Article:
What muscles need an athletic recovery massage post-bike ride?

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Whether you’re preparing for a cycling race, training for a triathlon or simply appreciate the exhilarating cardio workout you get from riding, your body (the lower half in particular) is certainly being challenged.

Most of your focus will be on the meat of your training – developing programs for each ride to incorporate different terrain, speeds, hills and other aspects of riding itself. But it’s also important to remember that your training doesn’t stop once your session ends. In fact, time spent after you hop off your bike is just as important as time spent on the saddle. Cooling down and taking part in athletic recovery reduces your risk of sore muscles and injuries, which can sideline you and set you back in your schedule. This is especially problematic if you are on a deadline for a race.

After each bike ride you should be taking the time to stretch out your muscles and allow your mind and body to return to their resting states. It’s also useful to incorporate self massage into your routine each week, especially after an intense ride. Massage will help loosen up muscles even further, which is important so you don’t create any imbalances.

There are several key muscles you should focus your massager on after a bike ride:

Quads

The quadricep muscles get the brunt of the work while you’re cycling, and this muscle group is made up of four muscles located on the top of your thigh: vastus lateralis, vastus medialis, vastus intermedius and rectus femoris. The quad muscles help your to extend your leg at the knee and flex at the hip, which happens every time you rotate the pedals.

To massage your quads, start in a seated position and warm up the muscles by using gliding strokes up and down the quads, focusing on more of a relaxation massage. Once you’ve done this for a minute or two, you can add pressure to find any spots of tension or discomfort. When you find a knot, apply deep tissue pressure and hold on that spot while you breathe deeply until you feel a release. Then move on to the next sore area. You want to be sure to work the area from the top of your knee up to your hip. After applying intense pressure, relax once again and return to gliding with the leg massager for another minute before moving to the other leg.

Calves

Your calf muscles also get a workout, and it’s important to have strong calves in order to be able to cycle well. The muscles down the back of your lower leg include your soleus and your gastrocnemius.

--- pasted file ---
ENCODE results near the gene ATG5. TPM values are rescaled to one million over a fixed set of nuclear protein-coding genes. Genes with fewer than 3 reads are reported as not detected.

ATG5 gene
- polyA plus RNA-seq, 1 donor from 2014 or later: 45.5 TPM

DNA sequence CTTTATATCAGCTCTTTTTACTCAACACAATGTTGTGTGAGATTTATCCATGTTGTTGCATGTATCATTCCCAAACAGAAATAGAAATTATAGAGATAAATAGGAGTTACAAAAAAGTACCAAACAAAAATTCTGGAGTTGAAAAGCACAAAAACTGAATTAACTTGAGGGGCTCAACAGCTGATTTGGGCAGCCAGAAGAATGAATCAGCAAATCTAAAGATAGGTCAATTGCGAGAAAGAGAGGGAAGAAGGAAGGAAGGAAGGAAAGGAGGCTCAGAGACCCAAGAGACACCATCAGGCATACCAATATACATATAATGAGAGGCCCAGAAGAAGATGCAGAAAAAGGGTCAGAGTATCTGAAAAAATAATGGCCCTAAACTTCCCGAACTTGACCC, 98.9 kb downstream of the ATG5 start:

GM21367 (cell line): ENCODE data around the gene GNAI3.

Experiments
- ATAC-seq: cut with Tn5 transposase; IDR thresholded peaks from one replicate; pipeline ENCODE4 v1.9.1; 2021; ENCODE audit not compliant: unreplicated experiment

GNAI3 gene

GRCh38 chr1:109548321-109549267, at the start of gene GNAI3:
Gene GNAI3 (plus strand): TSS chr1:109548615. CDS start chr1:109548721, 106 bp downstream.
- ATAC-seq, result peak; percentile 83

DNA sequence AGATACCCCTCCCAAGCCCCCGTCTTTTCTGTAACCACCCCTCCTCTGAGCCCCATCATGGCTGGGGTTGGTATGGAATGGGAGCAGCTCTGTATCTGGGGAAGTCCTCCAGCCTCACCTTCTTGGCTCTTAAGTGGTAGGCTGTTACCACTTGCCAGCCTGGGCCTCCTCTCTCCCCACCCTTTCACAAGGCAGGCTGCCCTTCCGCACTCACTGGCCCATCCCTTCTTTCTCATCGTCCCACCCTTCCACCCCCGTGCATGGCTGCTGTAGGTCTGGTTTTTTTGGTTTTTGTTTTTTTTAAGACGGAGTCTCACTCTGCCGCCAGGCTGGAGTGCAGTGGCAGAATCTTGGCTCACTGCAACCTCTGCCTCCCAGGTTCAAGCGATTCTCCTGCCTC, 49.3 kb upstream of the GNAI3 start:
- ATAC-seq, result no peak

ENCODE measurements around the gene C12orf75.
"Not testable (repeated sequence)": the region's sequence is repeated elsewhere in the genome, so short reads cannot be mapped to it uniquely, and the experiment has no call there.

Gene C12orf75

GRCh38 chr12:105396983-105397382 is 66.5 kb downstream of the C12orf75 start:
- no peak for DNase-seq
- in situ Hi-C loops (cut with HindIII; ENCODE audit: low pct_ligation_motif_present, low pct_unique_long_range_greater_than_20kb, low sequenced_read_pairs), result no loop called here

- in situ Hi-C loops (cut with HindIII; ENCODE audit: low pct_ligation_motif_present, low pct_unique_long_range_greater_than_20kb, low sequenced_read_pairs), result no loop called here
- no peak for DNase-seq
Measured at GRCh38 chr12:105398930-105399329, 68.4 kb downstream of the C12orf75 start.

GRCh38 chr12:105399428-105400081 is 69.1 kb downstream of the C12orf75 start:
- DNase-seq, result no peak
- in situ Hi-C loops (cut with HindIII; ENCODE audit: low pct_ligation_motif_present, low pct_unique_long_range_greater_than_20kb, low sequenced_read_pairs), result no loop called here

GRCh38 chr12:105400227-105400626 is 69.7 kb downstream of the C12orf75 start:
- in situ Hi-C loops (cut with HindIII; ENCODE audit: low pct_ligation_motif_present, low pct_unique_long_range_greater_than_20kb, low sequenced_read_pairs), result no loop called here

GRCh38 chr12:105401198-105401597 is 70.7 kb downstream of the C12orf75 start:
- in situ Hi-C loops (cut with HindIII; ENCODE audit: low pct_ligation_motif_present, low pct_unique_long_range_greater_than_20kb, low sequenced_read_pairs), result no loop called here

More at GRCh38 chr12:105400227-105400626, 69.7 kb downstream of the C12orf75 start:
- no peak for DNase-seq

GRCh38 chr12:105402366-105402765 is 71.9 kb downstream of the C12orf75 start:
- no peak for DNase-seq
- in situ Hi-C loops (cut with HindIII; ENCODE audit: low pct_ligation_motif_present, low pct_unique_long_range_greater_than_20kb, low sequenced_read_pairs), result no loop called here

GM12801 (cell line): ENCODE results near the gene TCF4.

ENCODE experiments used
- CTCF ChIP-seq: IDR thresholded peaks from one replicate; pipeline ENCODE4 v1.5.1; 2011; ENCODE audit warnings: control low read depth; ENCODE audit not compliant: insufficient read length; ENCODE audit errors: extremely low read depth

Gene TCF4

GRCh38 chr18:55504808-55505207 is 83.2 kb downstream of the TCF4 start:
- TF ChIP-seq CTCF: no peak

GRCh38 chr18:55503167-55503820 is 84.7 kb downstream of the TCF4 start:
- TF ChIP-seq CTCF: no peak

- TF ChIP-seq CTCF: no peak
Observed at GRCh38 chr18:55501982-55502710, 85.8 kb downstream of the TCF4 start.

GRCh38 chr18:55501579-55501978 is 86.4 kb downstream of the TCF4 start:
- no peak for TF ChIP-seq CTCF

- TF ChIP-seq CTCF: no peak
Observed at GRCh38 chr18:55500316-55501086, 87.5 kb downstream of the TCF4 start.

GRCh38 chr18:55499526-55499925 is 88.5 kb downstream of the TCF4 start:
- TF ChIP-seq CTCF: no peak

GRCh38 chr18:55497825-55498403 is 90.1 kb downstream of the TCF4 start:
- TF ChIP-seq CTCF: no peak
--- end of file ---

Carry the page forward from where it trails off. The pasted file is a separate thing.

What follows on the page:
To massage your calves, you want to sit with one leg bent. Start by rolling the hand held massager up and down your calf to loosen up muscles, then you can apply more pressure and begin to move in circular motions. Be sure to focus on any tense spots between the back of your knee to your heel before moving on to the other calf.

Glutes

The muscles on your buttocks are activated while you alternate between sitting and standing as well as when you pedal, and these include your gluteus medius, minimus and maximus. You can also work your piriformis muscle here. If you’re experiencing low back pain, it might because of tight glute muscles.

To massage your glutes, it’s best to start standing. You can begin with gentle gliding motions over one side of your buttock to warm the muscles, then you should increase the pressure while you continue to move the massager up and down and side to side. Since there’s a good chance you’ll find some knots here, you can rest the massager against the wall and press the knot onto one of the gliders and use as much pressure as you can, holding on this spot until you feel the pressure release. After loosening up trigger points, glide the massager in circular motions for one minute, then switch to the other side.

Hamstrings

The muscles opposite your quads are your hamstrings, which run down the back of your thigh and include the biceps femoris, semitendinosus and semimembranosus. The hamstrings also help the knees bend and extend while pedaling.

To massage your hamstrings, sit with one leg bent or lie down and bring one leg up, bent at the knee. Like the other muscles, start with relaxing gliding motions as you slow your breathing and let your body calm down. Once your hamstring is loose, you can begin to apply more pressure and start to move the massager in small circular motions up and down the space between the back of your knee and your buttocks. Hold on spots of tensions for a few extra seconds, and then switch to the other hamstring.

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